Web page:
While there’s no magic potion for immunity, there are plenty of foods, nutrients and habits that help support your child’s immune system! These immunity helpers let them recover more quickly and fend off germ villains in the classroom and on the playground when heading back to school.
Check out our Dietitians’ top 10 recommended foods and tips for back-to-school immune health:
1. The Power of C
Vitamin C is one of the most well-known immune-supporting nutrients. While oranges are a great source, there are many other fruits and vegetables valuable in Vitamin C.
Tip: For more Vitamin C super-power try these ideas:
Lunch: Pack cuties, kiwi, cherry tomatoes, broccoli, cauliflower or bell pepper strips.
Breakfast: Make an omelet or egg bites with spinach, potatoes and/or bell peppers.
Snack: Freeze mango puree in popsicle molds, or make a smoothie with frozen mango chunks for a cool after school treat.
2. Vitamins & Minerals: Immunity Superstars
Offer plenty of diverse foods (lean proteins, legumes, nuts, fruits, vegetables, healthy fats, whole grains and low-fat dairy or dairy alternatives) to help your child reap the immune- supporting benefits of getting adequate amounts of vitamins and minerals, many of which are immune system avengers.
Tip: Serve fruits and/or vegetables at each meal and snack. All forms of fruits and vegetables count – fresh, frozen, dried, canned and 100% juice. Serve fruit with breakfast, pack hummus and cucumber slices for lunch, and keep cut up fruits and veggies readily available for quick and easy snacking!
3. Protein for More Power
Protein helps our bodies build and repair; not getting an adequate amount may interfere with the body’s production of white blood cells, which are key immune guardians. Protein-rich foods are also often good sources of zinc – another important immune defender.
Tip: Serve a source of protein at every meal. Try these kid-friendly protein additions to breakfast or lunch: Peanut butter or other nut butters (Sunflower butter is a good option if allergies exclude other nut butters), baked beans, edamame, eggs, milk, yogurt, cheese, soymilk, nuts, tuna and lean meats.
4. Omega Power
Omega-3’s are heroic healthy fats found in nuts, seeds and fatty fish such as salmon and tuna and play a role in immune function.
Tips: Add ground flaxseeds, chia seeds or walnuts to baking, cereal or yogurt. Pack tuna salad with crackers or in a whole grain sandwich or pita pocket for lunch. Have the kids help you make a trail mix snack with nuts, dried fruit and a few fun chocolate candies thrown in. For a quick dinner, try salmon burgers.
5. Grow the Gut Universe
Much of our immune system resides in our gut. Help your kids grow a healthy microbiome (e.g. have enough “good bacteria”) by serving probiotic foods daily, including yogurt, fermented vegetables (kimchi, sauerkraut), kefir, kombucha, miso and tempeh.
Tip: Be sure to feed that good bacteria in their tummies with prebiotic foods, too: bananas, oats, onion, garlic, avocado, whole grains, asparagus, chicory and inulin.
6. Garlic for the Win
It’s not just for fending off vampires! Garlic has antibacterial, antiviral, antifungal and anti-inflammatory properties to fend off immunity villains too. Luckily, garlic is a versatile seasoning that can be used in nearly every recipe without many kiddos noticing it’s there.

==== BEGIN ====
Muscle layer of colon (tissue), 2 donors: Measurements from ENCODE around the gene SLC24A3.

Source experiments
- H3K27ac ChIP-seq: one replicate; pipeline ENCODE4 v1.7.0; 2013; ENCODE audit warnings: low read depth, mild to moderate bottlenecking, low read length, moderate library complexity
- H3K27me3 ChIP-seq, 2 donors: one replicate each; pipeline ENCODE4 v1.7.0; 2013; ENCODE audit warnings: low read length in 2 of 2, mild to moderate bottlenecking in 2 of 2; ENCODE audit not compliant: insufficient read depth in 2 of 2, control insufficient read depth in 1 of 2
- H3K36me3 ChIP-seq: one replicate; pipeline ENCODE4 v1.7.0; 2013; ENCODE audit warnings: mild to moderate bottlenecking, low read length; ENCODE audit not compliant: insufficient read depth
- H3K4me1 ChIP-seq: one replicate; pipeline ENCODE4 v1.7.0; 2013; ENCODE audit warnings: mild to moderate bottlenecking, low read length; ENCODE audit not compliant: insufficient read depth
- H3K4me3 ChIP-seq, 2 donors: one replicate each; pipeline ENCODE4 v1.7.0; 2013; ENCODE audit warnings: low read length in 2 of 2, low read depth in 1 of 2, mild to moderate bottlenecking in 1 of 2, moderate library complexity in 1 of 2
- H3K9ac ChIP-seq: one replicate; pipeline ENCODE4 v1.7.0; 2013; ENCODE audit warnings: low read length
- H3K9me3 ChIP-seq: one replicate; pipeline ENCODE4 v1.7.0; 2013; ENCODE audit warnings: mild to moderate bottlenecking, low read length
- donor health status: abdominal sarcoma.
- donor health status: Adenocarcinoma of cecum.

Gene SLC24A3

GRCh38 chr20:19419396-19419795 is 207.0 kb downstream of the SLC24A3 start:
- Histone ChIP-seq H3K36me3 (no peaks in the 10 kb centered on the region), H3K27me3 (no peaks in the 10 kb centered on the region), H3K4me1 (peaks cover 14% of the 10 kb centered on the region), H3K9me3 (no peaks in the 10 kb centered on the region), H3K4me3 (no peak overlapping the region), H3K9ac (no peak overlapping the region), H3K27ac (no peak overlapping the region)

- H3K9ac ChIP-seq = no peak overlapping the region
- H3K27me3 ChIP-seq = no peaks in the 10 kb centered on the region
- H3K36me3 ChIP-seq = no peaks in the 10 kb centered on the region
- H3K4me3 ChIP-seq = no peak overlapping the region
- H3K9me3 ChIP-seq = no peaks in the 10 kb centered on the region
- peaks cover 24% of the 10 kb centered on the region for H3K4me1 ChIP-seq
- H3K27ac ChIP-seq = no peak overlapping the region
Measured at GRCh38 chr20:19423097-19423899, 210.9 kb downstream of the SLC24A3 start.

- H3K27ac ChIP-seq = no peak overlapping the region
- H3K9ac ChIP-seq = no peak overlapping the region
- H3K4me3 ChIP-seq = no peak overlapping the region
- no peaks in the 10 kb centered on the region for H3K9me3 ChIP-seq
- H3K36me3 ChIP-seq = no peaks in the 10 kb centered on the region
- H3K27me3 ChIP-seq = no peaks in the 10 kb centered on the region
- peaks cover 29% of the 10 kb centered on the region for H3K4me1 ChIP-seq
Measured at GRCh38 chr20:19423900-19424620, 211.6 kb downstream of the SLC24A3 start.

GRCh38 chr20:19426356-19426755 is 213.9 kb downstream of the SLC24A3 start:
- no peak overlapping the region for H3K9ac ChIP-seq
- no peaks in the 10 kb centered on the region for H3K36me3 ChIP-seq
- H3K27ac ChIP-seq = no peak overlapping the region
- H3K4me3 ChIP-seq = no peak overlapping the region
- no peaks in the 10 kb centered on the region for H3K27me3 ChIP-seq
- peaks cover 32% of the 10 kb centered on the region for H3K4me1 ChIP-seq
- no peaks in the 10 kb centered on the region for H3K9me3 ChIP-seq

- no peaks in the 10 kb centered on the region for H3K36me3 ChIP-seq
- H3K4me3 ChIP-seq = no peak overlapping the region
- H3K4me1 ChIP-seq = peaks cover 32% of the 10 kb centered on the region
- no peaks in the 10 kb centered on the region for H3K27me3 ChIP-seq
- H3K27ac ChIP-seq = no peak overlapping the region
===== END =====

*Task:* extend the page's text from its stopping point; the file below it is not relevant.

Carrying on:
Tip: Sneak garlic in their favorites: pasta sauce, tacos, casseroles, burgers - you name it!
7. Get Enough Zzz’s
In the dark of night, the magic happens...during sleep, our bodies rest and recover from the day’s activities and our immune system fends off illness. Most students need more sleep than they’re getting. Without enough sleep, the immune system can slowly get worn down.
Tip: According to the CDC, preschool-aged children (3-5 years) need 10-13 hours of sleep per day, while school-aged kiddos (6-12 years) are recommended to sleep 9-12 hours each day. Teenagers (13-18 years) should be getting 8-10 hours of sleep daily.
8. Consider a Multivitamin
We typically don’t recommend supplements for children-- “food first” is the motto-- but in special circumstances a child may benefit from a multivitamin and/or Vitamin D supplement. If you have a picky eater and/or your child’s food intake doesn’t average out across all food groups within a two-week span then this may apply.
Tip: Ask your pediatrician if Vitamin D or multivitamin supplement would be recommended for your child.
9. Press Play
Exercise helps gut health, stress reduction and white blood cell circulation. Encourage kids to get outside daily for fresh air, creative play and to vent some energy.
Tip: Kids are recommended to get 60 minutes or more of moderate-to-vigorous physical activity daily. Bonus – they’ll soak up some extra Vitamin D if they’re outside.
It may sound obvious, but the most important and effective way to prevent illness is – wash your hands frequently!
Tip: To make hand washing more fun and ensure a long enough scrub, encourage kids to sing the lyrics of their favorite song while washing.
Which of these steps is your little superhero already doing and which ones are you ready to work on? Try to set one realistic, immune-supporting goal today. And to get answers to all of your questions about foods or supplements to support you and your family’s immune system or to get personalized support with other nutrition matters, book an appointment with a Kroger Health Dietitian.
Explore more healthy living advice from our team of experts.
Disclaimer: This information is educational only and not providing healthcare recommendations. Please see a healthcare provider.